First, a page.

09 July 2019

Study points to CD73 as novel therapeutic target in acute myeloid leukemia

A recent study from the Porse group at the Finsen Laboratory, DanStem and BRIC, shows that the cancer-protective and -targetable CD73-gene is upregulated in a type of leukemia, indicating a potential novel therapy.

"Anti-CD73 treatment is gaining popularity in solid cancers with many clinical trials. This study could attract attention to the possibility of targeting CD73 also in leukemia – paving the way for new precision medicine in a field with a high level of unmet medical need", Janus Schou Jakobsen, Porse Group

The researcher studied the so-called CEBPA-mutant leukemia, where the CEBPA protein has a leukemia-specific mutated form. Normally, the protein CEBPA is important for regulating the development of specific blood cells from stem cells. In the new study published in Science Advances, the leukemia-mutated CEBPA was shown to upregulate the CD73 gene. The researchers used an in-house developed technique to find all the places in the genome where a leukemia-specific mutated form, but not the healthy form, of CEBPA binds. This pinpointed a piece of DNA that regulated CD73 in the leukemic mouse model. Notably, patients with leukemia also displayed upregulation of CD73 and activity of a corresponding piece of regulatory DNA.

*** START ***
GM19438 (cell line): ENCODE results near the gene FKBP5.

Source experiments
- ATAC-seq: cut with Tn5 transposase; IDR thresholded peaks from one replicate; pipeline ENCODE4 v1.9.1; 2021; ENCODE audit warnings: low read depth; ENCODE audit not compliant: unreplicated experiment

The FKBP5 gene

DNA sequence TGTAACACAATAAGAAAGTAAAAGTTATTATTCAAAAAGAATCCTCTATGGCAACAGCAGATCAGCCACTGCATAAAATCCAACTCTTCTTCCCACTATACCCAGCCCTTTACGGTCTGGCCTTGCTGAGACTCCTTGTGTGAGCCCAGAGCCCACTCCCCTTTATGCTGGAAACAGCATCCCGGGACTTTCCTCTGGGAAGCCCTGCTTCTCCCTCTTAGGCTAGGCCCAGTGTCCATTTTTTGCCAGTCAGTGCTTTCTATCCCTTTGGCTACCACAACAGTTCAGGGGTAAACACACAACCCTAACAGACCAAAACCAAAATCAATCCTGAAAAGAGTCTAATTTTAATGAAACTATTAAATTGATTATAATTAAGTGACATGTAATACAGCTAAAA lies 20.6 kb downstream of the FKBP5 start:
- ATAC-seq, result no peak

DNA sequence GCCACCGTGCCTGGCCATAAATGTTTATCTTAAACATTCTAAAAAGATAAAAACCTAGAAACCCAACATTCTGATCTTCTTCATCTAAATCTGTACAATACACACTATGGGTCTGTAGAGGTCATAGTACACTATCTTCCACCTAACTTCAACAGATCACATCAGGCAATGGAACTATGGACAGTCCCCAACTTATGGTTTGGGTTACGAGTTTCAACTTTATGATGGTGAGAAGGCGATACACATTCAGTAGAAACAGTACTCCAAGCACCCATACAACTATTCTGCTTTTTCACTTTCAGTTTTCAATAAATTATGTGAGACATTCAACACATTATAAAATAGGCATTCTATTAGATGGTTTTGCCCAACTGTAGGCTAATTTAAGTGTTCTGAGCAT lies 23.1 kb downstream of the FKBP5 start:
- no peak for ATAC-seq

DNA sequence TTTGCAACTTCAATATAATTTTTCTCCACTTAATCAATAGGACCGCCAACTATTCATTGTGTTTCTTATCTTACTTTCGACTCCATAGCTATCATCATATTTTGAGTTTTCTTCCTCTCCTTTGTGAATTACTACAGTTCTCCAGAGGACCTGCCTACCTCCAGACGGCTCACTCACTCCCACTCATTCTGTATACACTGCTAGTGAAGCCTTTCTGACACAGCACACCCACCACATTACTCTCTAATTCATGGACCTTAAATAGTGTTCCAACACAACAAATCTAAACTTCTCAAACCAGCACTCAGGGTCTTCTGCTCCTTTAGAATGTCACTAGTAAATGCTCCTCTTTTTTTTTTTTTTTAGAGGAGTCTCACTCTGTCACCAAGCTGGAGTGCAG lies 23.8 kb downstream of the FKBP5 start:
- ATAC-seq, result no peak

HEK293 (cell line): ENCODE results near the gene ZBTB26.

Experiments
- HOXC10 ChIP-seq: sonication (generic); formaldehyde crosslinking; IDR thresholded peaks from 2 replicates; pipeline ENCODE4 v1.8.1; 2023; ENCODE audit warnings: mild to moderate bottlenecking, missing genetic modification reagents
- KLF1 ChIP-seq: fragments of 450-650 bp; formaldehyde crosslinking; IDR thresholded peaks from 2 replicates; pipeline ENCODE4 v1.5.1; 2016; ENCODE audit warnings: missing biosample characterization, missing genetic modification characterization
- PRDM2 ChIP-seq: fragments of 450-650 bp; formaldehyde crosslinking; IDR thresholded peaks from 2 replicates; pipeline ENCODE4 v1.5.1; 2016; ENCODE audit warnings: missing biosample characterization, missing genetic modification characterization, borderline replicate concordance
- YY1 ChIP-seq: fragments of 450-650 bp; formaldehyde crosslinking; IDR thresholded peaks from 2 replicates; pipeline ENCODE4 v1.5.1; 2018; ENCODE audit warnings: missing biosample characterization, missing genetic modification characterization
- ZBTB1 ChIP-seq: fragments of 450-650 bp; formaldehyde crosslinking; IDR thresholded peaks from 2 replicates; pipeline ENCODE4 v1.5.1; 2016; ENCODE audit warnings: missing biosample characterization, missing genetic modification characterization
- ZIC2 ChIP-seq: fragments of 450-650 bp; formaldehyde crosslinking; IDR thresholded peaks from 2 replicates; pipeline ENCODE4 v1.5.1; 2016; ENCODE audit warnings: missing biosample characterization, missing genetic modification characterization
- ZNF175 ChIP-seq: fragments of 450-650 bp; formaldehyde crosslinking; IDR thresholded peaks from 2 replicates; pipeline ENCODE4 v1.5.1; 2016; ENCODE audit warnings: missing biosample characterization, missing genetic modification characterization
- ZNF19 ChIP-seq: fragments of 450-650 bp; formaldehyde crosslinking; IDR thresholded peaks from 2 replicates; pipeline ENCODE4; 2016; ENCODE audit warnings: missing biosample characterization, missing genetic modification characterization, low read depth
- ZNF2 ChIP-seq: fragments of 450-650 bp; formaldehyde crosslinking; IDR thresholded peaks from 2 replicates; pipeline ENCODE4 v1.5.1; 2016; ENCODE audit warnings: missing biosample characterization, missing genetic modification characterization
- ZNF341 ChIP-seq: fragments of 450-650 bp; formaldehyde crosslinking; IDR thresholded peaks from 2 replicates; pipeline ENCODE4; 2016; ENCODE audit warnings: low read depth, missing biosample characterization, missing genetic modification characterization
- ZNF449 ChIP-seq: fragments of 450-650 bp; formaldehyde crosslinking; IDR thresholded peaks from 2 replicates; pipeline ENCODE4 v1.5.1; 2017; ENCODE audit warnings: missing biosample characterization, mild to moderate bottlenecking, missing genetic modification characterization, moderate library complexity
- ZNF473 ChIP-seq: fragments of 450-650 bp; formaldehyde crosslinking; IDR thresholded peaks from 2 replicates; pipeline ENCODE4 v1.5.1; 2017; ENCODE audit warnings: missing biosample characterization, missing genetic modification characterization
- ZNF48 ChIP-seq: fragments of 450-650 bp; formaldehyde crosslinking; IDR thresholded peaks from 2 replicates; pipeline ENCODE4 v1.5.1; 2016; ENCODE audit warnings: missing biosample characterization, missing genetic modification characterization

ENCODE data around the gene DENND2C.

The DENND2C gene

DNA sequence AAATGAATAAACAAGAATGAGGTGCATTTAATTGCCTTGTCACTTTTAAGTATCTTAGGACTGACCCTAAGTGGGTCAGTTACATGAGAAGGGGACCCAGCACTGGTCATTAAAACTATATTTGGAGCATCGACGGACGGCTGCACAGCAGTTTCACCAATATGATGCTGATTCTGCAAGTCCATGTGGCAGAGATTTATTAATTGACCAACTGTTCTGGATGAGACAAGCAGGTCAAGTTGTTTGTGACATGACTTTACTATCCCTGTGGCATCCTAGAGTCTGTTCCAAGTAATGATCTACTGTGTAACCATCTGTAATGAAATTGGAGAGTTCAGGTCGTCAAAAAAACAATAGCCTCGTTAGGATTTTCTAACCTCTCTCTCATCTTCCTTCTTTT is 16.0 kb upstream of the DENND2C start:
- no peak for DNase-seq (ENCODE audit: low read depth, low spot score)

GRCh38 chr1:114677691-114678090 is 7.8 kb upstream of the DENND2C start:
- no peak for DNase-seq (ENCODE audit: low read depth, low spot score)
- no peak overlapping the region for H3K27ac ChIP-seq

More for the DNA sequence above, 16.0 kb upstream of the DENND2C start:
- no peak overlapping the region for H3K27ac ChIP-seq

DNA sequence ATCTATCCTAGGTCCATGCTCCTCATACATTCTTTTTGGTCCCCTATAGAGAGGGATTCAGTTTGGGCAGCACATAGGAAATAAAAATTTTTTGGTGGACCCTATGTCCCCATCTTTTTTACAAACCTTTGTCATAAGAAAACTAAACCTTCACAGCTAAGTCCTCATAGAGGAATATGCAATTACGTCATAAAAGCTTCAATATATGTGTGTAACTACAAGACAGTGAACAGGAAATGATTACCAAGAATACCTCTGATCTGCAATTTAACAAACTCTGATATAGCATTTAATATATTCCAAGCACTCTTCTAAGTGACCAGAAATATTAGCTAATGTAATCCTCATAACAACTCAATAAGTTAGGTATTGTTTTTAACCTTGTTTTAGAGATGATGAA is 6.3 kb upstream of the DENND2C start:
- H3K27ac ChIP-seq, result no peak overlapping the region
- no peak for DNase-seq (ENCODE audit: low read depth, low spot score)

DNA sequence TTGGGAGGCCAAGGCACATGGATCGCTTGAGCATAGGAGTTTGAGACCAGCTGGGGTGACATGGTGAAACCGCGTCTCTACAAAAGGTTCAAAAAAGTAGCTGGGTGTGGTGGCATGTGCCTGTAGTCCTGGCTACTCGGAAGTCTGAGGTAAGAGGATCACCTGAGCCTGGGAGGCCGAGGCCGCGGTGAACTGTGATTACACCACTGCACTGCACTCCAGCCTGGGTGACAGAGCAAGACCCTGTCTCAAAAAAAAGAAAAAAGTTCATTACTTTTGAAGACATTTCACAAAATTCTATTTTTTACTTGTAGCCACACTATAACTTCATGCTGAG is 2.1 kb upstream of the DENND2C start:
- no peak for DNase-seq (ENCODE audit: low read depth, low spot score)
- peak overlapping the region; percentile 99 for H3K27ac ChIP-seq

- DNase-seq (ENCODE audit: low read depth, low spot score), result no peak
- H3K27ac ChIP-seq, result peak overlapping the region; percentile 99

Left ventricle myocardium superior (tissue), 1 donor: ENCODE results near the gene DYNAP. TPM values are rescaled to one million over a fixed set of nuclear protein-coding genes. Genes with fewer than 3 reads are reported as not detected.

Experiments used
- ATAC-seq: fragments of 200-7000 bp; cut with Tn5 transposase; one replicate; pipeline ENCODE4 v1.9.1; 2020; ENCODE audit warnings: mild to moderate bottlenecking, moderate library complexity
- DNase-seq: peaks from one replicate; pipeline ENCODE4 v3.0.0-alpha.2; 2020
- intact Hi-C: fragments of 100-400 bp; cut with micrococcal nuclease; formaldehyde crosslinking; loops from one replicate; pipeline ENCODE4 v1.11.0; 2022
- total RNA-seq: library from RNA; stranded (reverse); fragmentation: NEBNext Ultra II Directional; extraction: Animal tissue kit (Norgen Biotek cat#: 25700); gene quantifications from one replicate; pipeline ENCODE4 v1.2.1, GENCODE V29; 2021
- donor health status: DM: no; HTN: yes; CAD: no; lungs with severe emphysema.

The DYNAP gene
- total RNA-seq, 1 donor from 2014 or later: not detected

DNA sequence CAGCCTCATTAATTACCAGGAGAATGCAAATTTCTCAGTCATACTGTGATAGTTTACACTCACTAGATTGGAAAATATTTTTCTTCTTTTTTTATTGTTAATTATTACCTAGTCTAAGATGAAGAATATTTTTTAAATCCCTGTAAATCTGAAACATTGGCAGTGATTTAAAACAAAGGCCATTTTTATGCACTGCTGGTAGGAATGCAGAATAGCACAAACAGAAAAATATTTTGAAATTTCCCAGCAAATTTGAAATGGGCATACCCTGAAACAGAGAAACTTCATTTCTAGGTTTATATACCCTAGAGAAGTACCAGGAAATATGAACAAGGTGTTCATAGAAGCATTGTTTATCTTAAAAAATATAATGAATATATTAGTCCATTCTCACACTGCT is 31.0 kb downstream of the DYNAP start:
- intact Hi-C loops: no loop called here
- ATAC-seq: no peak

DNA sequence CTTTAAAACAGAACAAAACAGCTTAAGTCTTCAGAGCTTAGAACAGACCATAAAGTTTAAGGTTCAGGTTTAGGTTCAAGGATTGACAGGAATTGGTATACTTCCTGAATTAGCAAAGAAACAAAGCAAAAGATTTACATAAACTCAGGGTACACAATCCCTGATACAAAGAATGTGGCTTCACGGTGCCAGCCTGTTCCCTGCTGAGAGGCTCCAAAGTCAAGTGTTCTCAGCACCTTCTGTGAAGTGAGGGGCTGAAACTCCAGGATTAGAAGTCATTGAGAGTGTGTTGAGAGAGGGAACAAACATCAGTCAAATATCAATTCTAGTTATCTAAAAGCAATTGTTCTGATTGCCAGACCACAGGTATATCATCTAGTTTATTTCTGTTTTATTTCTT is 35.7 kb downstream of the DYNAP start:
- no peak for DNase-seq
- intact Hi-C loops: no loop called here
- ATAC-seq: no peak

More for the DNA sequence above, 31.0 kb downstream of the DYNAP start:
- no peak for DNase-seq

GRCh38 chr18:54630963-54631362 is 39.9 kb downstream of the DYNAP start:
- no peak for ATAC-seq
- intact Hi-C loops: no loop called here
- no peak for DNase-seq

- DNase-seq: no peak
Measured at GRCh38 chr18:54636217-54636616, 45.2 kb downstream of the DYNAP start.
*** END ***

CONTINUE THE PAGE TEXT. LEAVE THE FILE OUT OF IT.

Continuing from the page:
CD73 holds potential as a specific target for precision medicine  

In the CEBPA-mutant leukemia, the researchers found that CD73 upregulation resulted in an internal signalling in the leukemic cells, resulting in more aggressive growth when tested in cell cultures. In CEBPA-mutant leukemic mice, blocking CD73 signalling with a combination of antibodies and small molecule inhibitors increased their survival substantially. Using a combination of molecular techniques and advanced computational analyses, the researchers further demonstrated that CD73 expression and the internal leukemia cell signalling was specific to  samples from patients with CEBPA-mutated leukemia and not found in other leukemia types. Together, this points to CD73 as a very realistic and specific novel therapeutic target in this subtype of acute myeloid leukemia.

Link to original paper

Supported by the Danish Cancer Society, the Danish Association for Cancer Research and the Novo Nordisk Foundation.

Conctact:

Bo Porse, last author

bo.porse@bric.ku.dk

Phone: +45 35 45 60 23